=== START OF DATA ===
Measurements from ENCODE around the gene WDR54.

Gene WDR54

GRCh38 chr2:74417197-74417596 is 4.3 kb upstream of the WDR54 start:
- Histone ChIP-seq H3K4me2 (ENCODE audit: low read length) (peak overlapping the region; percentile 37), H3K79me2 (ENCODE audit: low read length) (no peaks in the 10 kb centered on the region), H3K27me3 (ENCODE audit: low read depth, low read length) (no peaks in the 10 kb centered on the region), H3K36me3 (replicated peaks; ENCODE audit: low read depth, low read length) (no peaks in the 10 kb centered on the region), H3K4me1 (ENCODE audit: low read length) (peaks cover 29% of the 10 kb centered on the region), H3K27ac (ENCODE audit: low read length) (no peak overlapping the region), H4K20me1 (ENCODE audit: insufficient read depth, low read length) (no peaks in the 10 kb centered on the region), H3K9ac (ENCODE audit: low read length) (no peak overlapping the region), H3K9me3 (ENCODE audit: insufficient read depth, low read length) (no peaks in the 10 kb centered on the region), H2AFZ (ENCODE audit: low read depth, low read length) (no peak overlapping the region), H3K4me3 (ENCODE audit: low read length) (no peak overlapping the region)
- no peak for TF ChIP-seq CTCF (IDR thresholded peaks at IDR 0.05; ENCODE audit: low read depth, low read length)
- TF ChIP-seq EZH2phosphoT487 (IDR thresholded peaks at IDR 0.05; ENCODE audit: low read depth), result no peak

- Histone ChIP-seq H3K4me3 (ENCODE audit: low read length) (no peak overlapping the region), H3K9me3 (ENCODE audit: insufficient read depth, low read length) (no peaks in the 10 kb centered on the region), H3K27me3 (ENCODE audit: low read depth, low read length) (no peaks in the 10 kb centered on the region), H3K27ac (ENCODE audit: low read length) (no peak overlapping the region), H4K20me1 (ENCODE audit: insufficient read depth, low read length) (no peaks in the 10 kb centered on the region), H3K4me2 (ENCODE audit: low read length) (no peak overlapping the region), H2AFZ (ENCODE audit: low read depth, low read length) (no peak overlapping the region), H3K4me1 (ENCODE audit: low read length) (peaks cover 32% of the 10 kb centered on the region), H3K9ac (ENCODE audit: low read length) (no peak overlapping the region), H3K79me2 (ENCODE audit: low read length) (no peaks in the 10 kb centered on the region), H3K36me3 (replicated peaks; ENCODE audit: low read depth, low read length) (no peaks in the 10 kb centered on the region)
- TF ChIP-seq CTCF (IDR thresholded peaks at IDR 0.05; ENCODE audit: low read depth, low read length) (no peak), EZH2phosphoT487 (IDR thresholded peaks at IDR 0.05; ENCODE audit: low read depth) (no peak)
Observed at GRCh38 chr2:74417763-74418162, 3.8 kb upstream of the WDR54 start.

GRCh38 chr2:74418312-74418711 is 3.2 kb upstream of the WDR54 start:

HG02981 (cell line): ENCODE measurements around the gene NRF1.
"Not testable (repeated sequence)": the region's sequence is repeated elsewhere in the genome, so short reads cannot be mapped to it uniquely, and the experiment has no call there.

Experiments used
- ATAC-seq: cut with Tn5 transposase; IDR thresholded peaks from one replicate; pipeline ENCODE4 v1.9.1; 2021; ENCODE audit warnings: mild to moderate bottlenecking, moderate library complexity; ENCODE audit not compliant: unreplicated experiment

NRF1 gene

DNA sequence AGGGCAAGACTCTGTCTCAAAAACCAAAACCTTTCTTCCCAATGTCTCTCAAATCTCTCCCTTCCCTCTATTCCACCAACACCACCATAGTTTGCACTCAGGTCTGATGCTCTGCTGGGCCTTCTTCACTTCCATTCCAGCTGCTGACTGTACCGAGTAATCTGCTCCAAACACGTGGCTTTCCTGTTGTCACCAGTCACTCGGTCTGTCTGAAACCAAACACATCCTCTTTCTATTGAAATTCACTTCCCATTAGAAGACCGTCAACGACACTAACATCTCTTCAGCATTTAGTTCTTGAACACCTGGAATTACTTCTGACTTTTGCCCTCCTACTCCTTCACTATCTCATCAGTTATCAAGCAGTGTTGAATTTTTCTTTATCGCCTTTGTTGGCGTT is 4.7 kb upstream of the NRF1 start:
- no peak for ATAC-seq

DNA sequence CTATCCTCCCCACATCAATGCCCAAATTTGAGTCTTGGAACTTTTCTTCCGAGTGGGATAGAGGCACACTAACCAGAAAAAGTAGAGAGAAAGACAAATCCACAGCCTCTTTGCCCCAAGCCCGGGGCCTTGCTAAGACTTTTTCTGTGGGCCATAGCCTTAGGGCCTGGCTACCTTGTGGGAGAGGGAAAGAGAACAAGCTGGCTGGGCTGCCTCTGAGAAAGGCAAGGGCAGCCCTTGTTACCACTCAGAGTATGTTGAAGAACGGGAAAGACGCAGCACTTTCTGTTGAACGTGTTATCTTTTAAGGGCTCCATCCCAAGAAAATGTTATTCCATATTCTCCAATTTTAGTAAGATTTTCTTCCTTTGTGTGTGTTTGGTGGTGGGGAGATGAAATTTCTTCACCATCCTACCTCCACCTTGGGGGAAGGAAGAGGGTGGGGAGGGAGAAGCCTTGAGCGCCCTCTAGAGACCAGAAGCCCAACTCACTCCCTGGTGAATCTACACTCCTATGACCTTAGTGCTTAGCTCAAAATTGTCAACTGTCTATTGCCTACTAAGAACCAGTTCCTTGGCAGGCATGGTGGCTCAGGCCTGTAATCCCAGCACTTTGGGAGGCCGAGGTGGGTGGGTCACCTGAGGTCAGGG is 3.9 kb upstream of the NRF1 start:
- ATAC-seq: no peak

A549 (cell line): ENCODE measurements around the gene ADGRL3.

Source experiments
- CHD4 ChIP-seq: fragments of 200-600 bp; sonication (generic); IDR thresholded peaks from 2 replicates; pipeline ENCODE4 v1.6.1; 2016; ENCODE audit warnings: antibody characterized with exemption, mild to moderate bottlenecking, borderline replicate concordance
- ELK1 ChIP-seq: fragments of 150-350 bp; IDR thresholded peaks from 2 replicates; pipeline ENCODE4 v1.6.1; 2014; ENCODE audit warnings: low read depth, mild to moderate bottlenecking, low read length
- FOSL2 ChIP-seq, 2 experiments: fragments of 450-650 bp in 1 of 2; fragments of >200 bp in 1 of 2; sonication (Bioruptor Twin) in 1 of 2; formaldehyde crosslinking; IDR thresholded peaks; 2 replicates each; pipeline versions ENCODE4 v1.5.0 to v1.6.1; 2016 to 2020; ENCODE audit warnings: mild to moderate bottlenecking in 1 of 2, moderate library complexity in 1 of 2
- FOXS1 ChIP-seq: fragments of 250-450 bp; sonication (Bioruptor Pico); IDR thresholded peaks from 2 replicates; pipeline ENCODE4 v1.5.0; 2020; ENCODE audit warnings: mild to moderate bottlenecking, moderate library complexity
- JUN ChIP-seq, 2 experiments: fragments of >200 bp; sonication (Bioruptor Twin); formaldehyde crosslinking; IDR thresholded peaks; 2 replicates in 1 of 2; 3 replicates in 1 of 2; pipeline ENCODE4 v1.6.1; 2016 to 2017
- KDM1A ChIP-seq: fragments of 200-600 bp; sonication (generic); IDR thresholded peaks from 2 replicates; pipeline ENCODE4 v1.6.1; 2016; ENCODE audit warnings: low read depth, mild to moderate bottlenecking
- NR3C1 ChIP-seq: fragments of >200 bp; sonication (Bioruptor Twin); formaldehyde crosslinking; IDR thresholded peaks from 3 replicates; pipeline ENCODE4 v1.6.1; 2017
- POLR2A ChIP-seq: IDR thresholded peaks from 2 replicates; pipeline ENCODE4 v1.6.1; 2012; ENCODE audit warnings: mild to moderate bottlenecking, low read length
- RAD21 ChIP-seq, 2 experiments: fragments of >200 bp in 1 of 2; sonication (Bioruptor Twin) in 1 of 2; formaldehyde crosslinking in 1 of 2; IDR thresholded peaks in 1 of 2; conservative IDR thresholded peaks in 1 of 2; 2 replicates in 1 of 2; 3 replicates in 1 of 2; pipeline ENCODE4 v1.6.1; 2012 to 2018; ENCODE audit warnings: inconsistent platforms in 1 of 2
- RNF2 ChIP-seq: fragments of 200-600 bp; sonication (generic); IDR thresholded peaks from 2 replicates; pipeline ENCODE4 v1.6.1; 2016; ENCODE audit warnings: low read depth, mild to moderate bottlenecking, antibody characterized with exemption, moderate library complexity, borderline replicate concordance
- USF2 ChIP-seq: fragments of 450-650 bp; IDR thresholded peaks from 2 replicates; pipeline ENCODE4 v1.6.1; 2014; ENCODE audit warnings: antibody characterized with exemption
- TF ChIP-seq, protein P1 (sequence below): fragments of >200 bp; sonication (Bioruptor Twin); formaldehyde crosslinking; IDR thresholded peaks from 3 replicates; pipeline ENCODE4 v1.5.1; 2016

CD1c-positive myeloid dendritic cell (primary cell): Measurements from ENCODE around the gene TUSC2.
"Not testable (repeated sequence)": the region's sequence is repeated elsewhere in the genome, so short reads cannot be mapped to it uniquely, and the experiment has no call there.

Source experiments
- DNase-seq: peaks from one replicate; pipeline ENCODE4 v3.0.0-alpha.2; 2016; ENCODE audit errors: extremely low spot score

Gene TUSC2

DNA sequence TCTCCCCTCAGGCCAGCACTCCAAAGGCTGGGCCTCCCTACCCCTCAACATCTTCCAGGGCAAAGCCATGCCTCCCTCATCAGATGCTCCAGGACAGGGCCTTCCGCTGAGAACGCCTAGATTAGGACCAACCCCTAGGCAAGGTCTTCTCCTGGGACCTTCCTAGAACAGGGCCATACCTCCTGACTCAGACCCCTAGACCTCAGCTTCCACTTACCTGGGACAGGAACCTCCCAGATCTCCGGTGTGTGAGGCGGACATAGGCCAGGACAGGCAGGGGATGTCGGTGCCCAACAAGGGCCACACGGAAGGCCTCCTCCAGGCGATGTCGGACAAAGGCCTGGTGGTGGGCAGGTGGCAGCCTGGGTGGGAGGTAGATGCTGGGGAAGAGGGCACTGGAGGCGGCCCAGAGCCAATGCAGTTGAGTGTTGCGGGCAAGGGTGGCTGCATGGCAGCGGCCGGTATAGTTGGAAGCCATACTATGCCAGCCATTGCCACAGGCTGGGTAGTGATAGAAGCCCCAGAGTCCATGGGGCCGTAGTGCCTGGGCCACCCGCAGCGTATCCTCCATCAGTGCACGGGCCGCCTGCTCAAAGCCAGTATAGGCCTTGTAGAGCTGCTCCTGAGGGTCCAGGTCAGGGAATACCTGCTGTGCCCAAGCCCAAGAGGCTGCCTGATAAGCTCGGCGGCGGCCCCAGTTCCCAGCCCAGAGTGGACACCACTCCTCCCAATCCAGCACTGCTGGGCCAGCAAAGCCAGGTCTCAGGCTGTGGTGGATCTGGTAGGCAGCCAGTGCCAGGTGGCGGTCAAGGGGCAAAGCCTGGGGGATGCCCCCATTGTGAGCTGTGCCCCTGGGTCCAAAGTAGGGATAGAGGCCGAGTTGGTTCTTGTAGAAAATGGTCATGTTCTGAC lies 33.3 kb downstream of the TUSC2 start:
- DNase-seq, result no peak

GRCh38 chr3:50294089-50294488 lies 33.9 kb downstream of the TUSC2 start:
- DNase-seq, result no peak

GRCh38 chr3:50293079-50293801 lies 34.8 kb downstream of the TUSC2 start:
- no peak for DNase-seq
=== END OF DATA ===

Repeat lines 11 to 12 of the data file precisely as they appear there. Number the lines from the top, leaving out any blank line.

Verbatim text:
HG02981 (cell line): ENCODE measurements around the gene NRF1.
"Not testable (repeated sequence)": the region's sequence is repeated elsewhere in the genome, so short reads cannot be mapped to it uniquely, and the experiment has no call there.